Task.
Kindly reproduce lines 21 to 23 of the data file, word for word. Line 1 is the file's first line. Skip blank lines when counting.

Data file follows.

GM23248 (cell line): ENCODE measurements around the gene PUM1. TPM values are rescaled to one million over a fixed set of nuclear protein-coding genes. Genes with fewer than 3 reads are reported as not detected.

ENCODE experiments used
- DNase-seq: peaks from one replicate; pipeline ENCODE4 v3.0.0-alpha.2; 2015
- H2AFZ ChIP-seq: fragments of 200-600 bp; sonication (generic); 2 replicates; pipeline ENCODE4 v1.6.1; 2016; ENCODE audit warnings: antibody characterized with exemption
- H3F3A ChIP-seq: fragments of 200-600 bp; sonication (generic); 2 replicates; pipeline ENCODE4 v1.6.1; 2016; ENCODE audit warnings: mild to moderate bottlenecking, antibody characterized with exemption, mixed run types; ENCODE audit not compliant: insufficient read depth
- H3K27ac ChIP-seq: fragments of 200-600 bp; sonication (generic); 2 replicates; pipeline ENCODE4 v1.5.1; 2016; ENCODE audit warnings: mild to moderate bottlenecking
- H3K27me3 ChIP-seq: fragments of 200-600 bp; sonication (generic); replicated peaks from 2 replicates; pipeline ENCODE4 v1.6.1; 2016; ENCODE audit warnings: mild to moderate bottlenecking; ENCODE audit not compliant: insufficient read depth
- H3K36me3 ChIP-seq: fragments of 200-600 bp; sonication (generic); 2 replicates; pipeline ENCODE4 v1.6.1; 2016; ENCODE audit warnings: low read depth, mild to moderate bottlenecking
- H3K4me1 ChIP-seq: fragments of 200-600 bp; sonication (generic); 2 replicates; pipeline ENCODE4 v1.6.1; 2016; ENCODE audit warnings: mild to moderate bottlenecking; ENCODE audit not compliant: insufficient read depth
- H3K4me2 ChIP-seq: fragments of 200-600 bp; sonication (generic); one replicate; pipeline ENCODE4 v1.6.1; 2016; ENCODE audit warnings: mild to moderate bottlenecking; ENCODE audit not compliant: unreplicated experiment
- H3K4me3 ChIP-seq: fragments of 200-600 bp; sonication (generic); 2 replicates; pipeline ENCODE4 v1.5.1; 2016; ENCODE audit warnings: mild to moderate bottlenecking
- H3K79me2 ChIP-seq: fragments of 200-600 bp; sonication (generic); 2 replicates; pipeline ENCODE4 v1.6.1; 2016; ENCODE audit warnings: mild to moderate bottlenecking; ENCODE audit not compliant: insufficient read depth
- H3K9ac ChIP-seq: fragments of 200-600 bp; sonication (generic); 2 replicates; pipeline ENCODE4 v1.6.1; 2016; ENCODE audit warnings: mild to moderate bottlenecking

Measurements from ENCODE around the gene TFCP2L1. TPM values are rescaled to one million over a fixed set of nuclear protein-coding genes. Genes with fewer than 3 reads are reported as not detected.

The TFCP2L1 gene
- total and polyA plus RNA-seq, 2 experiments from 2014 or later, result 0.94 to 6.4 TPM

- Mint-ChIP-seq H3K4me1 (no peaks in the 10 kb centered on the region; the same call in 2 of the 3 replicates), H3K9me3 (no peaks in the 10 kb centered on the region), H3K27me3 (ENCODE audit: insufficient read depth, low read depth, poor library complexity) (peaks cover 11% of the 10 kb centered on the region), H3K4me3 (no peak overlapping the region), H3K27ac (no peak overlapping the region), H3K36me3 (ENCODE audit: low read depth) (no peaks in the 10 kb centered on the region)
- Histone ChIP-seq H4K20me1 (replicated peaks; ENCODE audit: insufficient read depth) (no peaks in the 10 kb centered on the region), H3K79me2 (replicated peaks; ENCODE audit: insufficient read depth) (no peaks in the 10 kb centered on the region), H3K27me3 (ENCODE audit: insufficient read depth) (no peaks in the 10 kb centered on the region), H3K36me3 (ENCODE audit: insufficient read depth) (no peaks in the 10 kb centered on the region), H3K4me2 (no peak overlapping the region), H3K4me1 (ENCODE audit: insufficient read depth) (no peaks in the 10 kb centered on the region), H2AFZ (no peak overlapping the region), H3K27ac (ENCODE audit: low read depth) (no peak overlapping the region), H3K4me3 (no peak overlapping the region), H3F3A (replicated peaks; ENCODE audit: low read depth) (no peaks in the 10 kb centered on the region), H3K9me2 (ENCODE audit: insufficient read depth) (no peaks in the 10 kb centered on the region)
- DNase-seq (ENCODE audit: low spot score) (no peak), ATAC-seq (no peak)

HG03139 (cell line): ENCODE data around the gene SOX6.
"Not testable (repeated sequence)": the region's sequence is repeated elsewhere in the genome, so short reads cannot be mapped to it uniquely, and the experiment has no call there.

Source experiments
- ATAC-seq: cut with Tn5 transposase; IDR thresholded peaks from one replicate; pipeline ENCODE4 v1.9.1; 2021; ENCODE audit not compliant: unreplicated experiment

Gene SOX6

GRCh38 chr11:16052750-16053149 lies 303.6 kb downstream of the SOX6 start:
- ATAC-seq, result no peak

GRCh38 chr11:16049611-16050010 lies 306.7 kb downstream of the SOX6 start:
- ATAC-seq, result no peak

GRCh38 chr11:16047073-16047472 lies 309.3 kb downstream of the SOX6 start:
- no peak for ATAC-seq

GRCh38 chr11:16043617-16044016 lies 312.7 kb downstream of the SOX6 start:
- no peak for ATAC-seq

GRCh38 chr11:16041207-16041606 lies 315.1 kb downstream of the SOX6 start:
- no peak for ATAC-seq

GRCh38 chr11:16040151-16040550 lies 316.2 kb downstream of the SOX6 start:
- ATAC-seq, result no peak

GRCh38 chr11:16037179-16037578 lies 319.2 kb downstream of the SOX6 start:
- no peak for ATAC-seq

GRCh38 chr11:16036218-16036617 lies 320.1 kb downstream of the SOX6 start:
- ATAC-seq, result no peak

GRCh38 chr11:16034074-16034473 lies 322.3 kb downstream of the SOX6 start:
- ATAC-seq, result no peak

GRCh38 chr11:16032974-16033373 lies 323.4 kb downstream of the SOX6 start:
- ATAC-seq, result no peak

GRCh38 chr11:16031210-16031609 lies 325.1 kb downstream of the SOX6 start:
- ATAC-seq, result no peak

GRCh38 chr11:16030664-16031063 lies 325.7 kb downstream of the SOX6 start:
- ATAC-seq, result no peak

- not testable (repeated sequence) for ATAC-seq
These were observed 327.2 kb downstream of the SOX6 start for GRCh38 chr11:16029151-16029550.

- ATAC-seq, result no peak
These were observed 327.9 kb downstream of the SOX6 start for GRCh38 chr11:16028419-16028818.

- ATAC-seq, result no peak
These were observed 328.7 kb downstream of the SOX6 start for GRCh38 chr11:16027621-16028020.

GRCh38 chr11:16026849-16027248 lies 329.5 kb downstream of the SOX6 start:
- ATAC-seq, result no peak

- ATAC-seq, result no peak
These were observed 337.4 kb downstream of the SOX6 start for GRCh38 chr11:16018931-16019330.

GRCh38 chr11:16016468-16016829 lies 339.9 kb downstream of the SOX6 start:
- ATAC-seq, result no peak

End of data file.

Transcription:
"Not testable (repeated sequence)": the region's sequence is repeated elsewhere in the genome, so short reads cannot be mapped to it uniquely, and the experiment has no call there.

Source experiments
- ATAC-seq: cut with Tn5 transposase; IDR thresholded peaks from one replicate; pipeline ENCODE4 v1.9.1; 2021; ENCODE audit not compliant: unreplicated experiment